• evaluate existing workplace COVID-19 prevention controls and the need for different or additional controls.

    • conduct periodic inspections as needed to identify unhealthy conditions, work practices, and work procedures related to COVID-19 and to ensure compliance with employer's COVID-19 policies and procedures.

  • Investigating and responding to COVID-19 cases in the workplace

    • have an effective procedure to investigate workplace COVID-19 cases, including seeking details about exposures and information from employees

    • Within one business day after the employer “knew or should have known” of a COVID-19 case, give written notice, in a form readily understandable by employees, that people at the worksite may have been exposed (protecting privacy)

    • Make COVID-19 testing available at no cost and during paid hours, to employees who were exposed

    • Investigate whether workplace conditions could have contributed to the exposure risk and what could be done to reduce exposure hazards

  • Correction of COVID-19 hazards - implement effective policies and/or procedures for timely correction of unsafe or unhealthy conditions, work practices, policies and procedures.

  • Training and instruction- with required information about COVID-19, and the employer’s policies and procedures.

  • Face coverings – provide to all employees as required by health agency order, and ensure they are worn properly except by employees exempt because of assignment (e.g., when working alone) or medical reasons; provide upon request to all employees when not required to wear. This provision has been changed to eliminate a separate requirement to provide coverings to all employees who are not vaccinated without reference to health agency orders.

  • Other engineering controls, administrative controls, and personal protective equipment – including adequate ventilation; handwashing equipment; personal protective equipment (PPE) such as gloves, goggles, and face shields; and testing of symptomatic employees. A description of cleaning and disinfection procedures has been removed.

  • Reporting, record keeping and access – report and maintain records about activities under these rules, and about cases in the workplace.

  • Exclusion of COVID-19 cases and employees who had a close contact - to limit transmission of COVID-19 in the workplace. The latest version directs employers to follow the latest CDPH guidance.

  • Return to work criteria – for employees who had symptoms, who tested positive but were asymptomatic, and whenever required by health agency order. These have been revised extensively to clarify that they apply to employees “regardless of vaccination status” (i.e., unvaccinated, vaccinated, and now vaccinated plus boosted), and to employees who previously had COVID.

Except as noted above, these requirements are essentially unchanged from the previous version of the ETS, except for editorial changes and clarifications. The latest May readoption makes limited revisions to  the other four regulatory sections covered, which set forth additional requirements for:

  • Multiple COVID-19 infections and COVID-19 outbreaks – a workplace where three or more employee COVID-19 cases within an exposed group visited the workplace during their high-risk exposure period at any time during a 14-day period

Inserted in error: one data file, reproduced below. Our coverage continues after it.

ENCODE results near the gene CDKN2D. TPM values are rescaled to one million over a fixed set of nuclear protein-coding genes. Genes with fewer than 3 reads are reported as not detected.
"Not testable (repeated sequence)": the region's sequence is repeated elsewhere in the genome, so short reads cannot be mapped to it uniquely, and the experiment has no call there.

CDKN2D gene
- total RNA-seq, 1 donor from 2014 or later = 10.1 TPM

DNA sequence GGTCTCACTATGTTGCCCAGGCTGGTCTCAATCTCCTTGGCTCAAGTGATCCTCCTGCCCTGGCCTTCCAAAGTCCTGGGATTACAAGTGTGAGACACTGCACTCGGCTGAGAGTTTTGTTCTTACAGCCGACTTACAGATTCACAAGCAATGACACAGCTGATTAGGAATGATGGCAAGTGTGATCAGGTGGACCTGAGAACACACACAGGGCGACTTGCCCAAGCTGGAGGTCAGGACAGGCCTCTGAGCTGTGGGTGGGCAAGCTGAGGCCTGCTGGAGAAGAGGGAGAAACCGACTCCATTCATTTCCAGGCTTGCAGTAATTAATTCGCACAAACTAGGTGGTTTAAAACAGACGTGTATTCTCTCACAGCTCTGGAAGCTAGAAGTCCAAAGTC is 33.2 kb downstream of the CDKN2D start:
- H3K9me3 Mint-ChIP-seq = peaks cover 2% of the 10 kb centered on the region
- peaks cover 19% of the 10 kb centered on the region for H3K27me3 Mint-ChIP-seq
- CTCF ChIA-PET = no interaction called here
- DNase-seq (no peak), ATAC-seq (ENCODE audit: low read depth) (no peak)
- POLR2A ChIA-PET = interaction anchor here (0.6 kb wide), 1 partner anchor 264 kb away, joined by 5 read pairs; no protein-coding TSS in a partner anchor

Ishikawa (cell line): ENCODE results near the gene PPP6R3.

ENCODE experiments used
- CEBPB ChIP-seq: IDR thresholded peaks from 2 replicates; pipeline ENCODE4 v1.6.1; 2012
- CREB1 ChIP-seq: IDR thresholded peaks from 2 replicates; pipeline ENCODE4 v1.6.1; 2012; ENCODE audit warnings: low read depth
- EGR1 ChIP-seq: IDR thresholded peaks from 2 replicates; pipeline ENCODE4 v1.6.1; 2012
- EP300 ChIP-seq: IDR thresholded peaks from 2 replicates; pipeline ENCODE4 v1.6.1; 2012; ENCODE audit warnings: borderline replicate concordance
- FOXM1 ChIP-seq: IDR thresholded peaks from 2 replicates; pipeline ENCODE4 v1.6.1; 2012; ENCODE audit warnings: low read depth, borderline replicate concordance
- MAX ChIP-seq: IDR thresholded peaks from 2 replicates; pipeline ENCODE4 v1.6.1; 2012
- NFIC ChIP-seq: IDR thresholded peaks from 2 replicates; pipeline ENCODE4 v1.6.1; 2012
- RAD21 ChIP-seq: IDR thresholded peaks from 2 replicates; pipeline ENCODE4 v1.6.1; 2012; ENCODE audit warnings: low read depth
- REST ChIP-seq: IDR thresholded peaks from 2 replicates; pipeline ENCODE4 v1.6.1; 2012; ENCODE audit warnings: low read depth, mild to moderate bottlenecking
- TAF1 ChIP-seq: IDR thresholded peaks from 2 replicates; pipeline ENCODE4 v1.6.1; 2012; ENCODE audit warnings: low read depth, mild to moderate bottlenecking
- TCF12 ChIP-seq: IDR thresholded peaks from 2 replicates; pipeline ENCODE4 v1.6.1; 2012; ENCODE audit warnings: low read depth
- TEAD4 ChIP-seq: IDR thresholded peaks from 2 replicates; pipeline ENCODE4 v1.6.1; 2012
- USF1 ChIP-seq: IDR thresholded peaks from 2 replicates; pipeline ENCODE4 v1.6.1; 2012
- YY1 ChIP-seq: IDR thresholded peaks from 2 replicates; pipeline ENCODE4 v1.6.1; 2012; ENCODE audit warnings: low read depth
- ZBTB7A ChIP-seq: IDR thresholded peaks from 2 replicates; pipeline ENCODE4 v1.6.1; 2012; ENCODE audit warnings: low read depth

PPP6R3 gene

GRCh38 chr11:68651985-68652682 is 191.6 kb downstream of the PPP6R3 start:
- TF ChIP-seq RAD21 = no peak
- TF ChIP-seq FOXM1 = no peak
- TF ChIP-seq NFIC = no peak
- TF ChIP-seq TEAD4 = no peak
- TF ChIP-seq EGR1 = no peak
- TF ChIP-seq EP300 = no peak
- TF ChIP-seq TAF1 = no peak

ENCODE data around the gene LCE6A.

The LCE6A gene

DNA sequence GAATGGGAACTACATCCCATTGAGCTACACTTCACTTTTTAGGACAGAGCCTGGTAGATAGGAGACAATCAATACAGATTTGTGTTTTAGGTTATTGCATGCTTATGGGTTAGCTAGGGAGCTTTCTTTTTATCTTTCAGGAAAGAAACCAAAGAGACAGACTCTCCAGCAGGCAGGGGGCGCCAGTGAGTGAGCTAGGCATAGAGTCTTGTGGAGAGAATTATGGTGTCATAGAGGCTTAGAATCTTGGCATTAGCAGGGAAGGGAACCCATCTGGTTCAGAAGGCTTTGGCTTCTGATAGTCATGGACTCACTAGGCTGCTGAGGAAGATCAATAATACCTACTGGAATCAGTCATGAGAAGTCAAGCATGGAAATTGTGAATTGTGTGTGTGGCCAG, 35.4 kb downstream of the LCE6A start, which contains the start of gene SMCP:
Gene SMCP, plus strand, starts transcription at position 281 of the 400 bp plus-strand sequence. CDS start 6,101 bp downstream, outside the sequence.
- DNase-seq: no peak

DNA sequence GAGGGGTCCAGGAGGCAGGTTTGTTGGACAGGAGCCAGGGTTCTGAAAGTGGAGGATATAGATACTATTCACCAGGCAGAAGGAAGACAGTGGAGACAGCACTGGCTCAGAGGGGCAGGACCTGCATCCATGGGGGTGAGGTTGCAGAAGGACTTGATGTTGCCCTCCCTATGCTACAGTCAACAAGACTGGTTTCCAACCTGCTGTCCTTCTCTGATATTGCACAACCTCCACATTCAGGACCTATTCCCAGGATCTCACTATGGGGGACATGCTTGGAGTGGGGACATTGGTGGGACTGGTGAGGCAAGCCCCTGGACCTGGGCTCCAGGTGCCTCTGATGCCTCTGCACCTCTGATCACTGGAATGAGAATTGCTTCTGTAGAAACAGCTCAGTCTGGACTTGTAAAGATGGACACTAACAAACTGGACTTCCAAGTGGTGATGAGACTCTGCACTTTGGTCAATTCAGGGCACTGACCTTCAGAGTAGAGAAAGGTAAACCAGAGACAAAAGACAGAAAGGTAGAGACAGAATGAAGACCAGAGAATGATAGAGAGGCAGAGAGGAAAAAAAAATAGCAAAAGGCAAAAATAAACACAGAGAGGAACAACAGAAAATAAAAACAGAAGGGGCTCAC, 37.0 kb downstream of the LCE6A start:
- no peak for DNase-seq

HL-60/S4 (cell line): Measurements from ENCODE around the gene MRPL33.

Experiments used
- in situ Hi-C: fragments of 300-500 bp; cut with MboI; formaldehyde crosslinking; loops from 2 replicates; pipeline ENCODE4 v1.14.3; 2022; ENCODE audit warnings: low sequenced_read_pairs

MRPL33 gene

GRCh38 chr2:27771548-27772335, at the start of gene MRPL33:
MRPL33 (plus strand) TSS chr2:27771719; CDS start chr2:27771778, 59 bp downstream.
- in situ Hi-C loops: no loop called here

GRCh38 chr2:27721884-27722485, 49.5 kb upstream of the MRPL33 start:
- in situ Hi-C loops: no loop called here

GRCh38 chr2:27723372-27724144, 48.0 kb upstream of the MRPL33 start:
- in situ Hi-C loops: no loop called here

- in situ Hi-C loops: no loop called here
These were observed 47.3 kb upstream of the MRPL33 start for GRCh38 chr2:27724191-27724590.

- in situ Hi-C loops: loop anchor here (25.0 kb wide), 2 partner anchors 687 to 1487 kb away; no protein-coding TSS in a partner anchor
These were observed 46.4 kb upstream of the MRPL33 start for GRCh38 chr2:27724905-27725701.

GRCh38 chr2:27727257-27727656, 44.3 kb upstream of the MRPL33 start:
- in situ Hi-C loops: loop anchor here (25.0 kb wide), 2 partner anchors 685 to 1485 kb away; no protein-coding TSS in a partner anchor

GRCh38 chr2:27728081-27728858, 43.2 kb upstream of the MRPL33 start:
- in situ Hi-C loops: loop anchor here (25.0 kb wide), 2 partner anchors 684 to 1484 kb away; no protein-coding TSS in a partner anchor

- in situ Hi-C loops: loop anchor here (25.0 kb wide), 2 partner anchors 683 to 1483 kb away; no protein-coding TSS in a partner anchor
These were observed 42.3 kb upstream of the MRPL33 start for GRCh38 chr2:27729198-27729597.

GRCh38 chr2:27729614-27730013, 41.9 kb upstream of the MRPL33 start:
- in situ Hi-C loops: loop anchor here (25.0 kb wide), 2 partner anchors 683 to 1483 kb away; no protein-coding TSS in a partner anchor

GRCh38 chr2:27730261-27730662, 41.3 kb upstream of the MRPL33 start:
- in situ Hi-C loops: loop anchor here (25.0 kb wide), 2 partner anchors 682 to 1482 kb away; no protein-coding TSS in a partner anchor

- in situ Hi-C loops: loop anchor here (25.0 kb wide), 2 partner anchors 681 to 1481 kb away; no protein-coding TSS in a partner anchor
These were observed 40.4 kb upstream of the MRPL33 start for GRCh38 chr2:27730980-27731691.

• Major COVID-19 outbreaks – a workplace where 20 or more employee COVID-19 cases within an exposed group visited the workplace during their high-risk exposure period at any time during a 30-day period

  • COVID-19 prevention in employer-provided housing

  • COVID-19 prevention in employer-provided transportation

What’s next?

The latest revised version of Cal/OSHA requirements became effective on May 5, 2022, and is scheduled to remain effective through December 31, 2022. Organizations with employees in California must comply with these requirements, and employers outside California should continue to consider voluntary programs consistent with these requirements.

Self-Assessment Checklist

If the organization has employees in California, has it reviewed its COVID-19 prevention activities to ensure they comply with the latest requirements?

If the organization has no employees in California, has it implemented COVID-19 prevention and response procedures?

Where Can I Go For More Information?

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About the Author

Jon Elliott is President of Touchstone Environmental and has been a major contributor to STP’s product range for over 30 years. 

Mr. Elliott has a diverse educational background. In addition to his Juris Doctor (University of California, Boalt Hall School of Law, 1981), he holds a Master of Public Policy (Goldman School of Public Policy [GSPP], UC Berkeley, 1980), and a Bachelor of Science in Mechanical Engineering (Princeton University, 1977).

Mr. Elliott is active in professional and community organizations. In addition, he is a past chairman of the Board of Directors of the GSPP Alumni Association, and past member of the Executive Committee of the State Bar of California's Environmental Law Section (including past chair of its Legislative Committee).

You may contact Mr. Elliott directly at:

Tags: Health & Safety, OSHA, Safety and Health at Work, Covid-19, workplace safety, California, Vaccination, Healthcare